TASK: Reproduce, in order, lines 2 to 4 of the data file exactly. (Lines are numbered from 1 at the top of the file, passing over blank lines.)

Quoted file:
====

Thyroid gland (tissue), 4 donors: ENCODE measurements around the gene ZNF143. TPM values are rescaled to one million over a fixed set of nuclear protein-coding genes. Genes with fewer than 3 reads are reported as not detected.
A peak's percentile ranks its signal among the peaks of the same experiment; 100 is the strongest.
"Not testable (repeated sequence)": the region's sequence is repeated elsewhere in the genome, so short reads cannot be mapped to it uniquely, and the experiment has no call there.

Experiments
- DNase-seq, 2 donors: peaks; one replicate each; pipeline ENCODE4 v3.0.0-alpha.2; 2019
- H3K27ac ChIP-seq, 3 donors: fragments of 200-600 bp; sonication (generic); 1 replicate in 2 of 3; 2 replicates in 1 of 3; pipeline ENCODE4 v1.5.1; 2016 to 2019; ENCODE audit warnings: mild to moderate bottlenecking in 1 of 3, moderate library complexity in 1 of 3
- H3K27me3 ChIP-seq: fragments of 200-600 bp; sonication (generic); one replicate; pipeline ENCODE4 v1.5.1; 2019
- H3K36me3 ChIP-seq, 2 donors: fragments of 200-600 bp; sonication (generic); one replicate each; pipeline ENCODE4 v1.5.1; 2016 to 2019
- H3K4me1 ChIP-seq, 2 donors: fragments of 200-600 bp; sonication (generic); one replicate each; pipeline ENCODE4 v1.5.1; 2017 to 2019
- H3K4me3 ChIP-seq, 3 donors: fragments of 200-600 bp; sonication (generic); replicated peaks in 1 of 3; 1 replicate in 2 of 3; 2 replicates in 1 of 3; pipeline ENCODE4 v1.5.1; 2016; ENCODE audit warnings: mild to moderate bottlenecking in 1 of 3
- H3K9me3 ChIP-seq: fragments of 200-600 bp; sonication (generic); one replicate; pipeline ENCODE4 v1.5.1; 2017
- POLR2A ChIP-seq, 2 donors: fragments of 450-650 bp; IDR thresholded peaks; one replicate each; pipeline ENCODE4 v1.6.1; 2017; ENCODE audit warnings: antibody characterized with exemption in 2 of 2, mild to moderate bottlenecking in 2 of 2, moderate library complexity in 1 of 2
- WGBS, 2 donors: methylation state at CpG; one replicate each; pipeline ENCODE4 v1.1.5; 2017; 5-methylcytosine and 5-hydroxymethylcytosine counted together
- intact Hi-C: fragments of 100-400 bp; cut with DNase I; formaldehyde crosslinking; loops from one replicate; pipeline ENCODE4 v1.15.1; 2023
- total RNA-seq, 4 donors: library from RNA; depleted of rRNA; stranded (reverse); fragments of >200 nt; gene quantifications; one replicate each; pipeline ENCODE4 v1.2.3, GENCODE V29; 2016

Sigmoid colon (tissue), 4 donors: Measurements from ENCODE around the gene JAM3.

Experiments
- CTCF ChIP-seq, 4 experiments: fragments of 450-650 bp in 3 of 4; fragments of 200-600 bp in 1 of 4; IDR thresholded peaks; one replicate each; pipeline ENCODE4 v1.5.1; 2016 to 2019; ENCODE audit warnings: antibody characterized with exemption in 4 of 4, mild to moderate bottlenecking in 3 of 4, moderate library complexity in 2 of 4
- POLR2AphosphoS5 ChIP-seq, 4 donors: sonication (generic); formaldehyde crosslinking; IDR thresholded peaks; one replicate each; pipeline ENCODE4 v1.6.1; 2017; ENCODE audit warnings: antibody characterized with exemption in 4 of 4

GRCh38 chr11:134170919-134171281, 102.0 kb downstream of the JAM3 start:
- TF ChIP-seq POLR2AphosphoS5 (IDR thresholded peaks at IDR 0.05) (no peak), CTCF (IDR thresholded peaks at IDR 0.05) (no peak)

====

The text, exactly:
A peak's percentile ranks its signal among the peaks of the same experiment; 100 is the strongest.
"Not testable (repeated sequence)": the region's sequence is repeated elsewhere in the genome, so short reads cannot be mapped to it uniquely, and the experiment has no call there.

Experiments